An East Coast couple is in San Diego Tuesday to award a City College student a scholarship in the name of their son, whose murder nearly 18 years ago in the Cortez Hill area near Balboa Park remains unsolved, and to once again ask for public help to find his killer.
Richard and Rita Moore of Lebanon County, Pennsylvania, come to San Diego each year to award the $500 memorial scholarship and renew their longtime plea for any information that could help cold-case detectives determine who fatally bludgeoned their 26-year-old son inside his apartment near Balboa Park.
A reward of $56,000 for information leading to an arrest and conviction in the case has stood for more than 12 years. Most of it was posted by the governor’s office, with $5,000 put up by the Moore family and another $1,000 by San Diego County Crime Stoppers. At one point in the years since the slaying, authorities put up a billboard at Highland Avenue and 30th Street — near the National City-San Diego line — in hopes of generating leads in the case.
A relative found Andrew Moore’s body on Sept. 11, 2000, in his rented studio at the corner of Ash Street and Eighth Avenue. Police believe he was bludgeoned to death two nights earlier, the same day he was seen entertaining three unidentified people — two women and a man — in his apartment.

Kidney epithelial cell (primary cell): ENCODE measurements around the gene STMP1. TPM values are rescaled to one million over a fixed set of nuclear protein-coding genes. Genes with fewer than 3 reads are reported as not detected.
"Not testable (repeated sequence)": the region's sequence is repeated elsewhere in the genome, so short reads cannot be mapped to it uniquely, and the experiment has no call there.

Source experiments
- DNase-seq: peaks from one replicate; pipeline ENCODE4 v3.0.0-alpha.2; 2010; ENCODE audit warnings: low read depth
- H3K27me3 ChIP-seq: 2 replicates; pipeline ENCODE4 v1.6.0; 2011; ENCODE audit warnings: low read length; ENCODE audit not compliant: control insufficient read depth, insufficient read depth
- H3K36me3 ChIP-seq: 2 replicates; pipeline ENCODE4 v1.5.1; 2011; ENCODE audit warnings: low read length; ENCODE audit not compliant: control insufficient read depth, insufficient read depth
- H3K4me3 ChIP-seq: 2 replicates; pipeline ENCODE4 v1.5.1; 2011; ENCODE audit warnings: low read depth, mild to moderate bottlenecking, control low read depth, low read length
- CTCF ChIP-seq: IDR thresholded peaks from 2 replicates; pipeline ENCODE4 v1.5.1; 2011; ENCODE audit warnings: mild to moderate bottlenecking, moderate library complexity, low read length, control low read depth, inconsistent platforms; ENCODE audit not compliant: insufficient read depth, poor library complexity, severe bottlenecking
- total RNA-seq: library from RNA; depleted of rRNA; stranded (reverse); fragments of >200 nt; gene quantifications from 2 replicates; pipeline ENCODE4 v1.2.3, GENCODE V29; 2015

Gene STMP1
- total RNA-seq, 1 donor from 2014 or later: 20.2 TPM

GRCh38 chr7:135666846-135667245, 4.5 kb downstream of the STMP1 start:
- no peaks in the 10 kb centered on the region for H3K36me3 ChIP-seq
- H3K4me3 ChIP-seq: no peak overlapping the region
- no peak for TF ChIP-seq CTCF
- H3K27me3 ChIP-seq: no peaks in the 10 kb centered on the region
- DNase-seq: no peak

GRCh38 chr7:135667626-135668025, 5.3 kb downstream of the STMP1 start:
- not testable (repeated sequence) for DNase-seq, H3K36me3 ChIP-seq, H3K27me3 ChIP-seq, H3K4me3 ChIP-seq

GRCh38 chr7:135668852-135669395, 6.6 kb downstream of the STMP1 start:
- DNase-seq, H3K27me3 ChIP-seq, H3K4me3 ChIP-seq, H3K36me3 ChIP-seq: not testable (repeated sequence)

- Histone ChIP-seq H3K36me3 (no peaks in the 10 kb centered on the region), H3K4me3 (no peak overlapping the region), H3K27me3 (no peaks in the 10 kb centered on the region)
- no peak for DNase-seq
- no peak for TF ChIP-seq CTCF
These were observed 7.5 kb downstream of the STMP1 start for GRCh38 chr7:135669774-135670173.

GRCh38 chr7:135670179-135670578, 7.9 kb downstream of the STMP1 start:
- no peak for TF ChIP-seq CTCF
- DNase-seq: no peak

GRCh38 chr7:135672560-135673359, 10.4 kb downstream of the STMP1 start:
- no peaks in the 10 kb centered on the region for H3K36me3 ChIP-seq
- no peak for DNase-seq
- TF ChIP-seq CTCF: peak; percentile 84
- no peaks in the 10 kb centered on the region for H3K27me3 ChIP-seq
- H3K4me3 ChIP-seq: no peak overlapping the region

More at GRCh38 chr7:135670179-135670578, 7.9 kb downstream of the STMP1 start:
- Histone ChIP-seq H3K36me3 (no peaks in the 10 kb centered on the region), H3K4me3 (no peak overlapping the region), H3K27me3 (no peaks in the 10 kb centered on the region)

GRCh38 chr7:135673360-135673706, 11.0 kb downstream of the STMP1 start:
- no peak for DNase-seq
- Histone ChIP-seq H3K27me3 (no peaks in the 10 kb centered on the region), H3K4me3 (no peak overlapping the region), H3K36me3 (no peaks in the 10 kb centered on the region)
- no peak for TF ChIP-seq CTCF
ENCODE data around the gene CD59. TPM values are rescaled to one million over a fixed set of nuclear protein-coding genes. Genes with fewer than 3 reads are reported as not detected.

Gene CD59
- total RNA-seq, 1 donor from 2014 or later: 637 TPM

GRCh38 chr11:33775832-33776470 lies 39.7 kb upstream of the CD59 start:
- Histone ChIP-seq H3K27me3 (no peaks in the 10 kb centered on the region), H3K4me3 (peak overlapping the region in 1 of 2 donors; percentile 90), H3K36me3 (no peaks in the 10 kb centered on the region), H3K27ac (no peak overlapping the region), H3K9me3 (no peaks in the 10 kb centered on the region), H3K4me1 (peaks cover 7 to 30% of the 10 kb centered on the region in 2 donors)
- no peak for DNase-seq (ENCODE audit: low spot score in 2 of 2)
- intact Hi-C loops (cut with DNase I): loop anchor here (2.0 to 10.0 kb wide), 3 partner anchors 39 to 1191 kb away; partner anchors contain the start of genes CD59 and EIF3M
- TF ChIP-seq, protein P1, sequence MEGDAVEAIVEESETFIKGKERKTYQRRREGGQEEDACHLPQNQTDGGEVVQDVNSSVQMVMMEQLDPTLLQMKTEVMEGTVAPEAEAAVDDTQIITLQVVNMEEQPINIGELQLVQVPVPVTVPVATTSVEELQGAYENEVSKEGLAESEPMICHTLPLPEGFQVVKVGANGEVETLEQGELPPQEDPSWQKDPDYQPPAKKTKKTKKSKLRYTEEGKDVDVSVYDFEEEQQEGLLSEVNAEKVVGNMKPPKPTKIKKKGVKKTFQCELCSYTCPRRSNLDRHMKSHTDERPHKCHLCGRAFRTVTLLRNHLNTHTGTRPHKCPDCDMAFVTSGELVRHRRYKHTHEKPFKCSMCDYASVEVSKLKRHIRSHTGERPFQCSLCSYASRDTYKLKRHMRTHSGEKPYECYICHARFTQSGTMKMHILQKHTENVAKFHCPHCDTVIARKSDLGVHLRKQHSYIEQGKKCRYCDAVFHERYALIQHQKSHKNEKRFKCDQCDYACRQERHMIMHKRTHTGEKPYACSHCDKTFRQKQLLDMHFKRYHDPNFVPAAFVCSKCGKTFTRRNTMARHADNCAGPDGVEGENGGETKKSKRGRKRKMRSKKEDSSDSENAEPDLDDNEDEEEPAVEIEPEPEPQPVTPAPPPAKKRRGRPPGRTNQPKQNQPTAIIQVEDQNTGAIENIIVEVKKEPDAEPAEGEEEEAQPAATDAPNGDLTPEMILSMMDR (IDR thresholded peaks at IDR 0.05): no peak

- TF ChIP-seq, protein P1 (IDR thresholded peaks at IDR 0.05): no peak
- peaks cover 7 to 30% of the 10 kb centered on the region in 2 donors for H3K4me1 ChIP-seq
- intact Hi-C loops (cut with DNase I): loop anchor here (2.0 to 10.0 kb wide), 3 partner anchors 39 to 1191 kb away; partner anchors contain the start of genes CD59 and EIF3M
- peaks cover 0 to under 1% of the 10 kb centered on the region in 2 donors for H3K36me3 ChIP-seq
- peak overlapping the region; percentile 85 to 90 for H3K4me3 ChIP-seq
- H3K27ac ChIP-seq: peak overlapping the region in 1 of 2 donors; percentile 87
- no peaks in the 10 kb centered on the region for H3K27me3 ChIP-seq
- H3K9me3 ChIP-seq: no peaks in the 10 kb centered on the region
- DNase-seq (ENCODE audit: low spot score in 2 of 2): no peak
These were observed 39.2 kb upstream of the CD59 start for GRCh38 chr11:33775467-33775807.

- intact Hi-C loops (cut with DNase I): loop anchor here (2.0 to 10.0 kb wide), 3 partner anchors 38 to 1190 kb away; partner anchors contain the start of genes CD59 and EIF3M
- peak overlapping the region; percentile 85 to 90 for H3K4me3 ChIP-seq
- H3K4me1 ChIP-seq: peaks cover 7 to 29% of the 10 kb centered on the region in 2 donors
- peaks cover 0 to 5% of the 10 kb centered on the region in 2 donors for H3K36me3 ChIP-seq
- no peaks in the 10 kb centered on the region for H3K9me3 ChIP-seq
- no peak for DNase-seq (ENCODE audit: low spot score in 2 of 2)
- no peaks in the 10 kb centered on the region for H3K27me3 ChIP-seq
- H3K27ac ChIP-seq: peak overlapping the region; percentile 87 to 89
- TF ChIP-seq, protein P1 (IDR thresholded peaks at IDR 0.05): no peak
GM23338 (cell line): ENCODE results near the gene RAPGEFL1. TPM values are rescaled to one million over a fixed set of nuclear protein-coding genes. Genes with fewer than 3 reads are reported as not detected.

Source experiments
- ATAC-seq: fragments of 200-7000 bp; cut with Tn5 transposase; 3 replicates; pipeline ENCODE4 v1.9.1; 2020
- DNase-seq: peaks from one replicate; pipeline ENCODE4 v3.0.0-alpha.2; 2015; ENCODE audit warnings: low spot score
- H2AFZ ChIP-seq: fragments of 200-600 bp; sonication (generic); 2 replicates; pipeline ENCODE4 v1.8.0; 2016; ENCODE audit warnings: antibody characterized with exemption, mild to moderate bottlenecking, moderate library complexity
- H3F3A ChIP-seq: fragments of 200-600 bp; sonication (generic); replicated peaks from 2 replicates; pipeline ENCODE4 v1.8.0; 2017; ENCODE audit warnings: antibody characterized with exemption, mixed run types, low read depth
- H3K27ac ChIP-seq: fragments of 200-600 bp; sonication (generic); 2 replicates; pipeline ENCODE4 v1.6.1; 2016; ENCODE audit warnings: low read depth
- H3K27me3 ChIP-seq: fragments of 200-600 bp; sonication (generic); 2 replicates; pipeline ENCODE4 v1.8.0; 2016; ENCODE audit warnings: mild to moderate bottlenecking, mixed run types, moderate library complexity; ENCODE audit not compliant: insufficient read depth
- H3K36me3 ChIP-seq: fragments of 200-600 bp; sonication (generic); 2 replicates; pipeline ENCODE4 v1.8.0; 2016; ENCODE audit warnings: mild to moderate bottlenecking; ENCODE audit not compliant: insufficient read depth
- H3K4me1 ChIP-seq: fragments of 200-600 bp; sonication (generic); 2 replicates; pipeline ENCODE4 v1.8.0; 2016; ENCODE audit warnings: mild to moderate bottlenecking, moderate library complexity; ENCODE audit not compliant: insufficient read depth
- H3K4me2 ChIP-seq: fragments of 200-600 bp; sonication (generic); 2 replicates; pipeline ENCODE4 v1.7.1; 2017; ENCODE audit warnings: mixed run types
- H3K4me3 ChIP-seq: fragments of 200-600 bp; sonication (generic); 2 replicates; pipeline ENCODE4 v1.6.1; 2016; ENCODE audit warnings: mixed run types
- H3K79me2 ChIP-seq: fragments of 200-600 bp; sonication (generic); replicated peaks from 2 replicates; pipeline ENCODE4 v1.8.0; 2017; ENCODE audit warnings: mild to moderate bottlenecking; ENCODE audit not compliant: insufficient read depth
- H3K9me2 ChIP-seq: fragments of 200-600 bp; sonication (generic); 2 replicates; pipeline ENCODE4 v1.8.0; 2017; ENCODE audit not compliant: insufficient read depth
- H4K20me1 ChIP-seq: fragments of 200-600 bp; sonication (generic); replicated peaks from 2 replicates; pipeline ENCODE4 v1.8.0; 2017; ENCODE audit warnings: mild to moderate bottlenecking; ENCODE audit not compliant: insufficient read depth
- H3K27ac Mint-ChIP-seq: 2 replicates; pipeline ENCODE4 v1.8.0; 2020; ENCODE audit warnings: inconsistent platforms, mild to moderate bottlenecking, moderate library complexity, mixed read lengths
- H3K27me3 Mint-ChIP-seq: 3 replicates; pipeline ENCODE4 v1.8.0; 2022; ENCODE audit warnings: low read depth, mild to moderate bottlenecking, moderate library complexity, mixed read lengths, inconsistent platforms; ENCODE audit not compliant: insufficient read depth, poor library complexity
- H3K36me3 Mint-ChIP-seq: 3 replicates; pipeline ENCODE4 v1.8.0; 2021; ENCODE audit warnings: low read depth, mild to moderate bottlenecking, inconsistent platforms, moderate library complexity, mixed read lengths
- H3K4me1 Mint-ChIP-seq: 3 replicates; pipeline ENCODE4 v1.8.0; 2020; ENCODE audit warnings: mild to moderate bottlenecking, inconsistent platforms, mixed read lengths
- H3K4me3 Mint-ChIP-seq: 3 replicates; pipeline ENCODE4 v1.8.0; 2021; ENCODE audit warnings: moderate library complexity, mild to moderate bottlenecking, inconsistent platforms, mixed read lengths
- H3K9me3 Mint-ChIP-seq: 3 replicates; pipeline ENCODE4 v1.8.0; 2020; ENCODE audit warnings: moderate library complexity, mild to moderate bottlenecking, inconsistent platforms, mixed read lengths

The residence had been ransacked, and a set of expensive cutlery had been stolen, along with the victim’s red 1994 Suzuki Katana motorcycle, which turned up abandoned in the nearby Golden Hill neighborhood weeks later.
Andrew Moore was adopted from Vietnam in 1974, grew up in Pennsylvania and moved to Southern California following high school. In San Diego, he initially lived with his uncle and worked various jobs, including a stint at SeaWorld. At the time of his death, he was attending City College and was employed as a chef at a Gaslamp Quarter restaurant.
“He loved everything about San Diego,” his mother told reporters during the couple’s annual trip in 2016.
His parents believe their friendly and outgoing son may have been victimized because of his open and trustworthy nature.
“We just hope and pray that whoever’s out there — whoever knows anything about this case — (will) please, please call the police department and share what you know, so that we’ll know,” Rita Moore said on the visit two Aprils ago. “And then we can find out why. Why would anybody ever want to do this to him?”
Anyone with information about Andrew Moore’s death is urged to call the SDPD’s Homicide Unit at (619) 531-2293 or the San Diego County Crime Stoppers’ anonymous tip line at (888) 580-8477. Anonymous tipsters can also contact the organization online at sdcrimestoppers.org.
—City News Service
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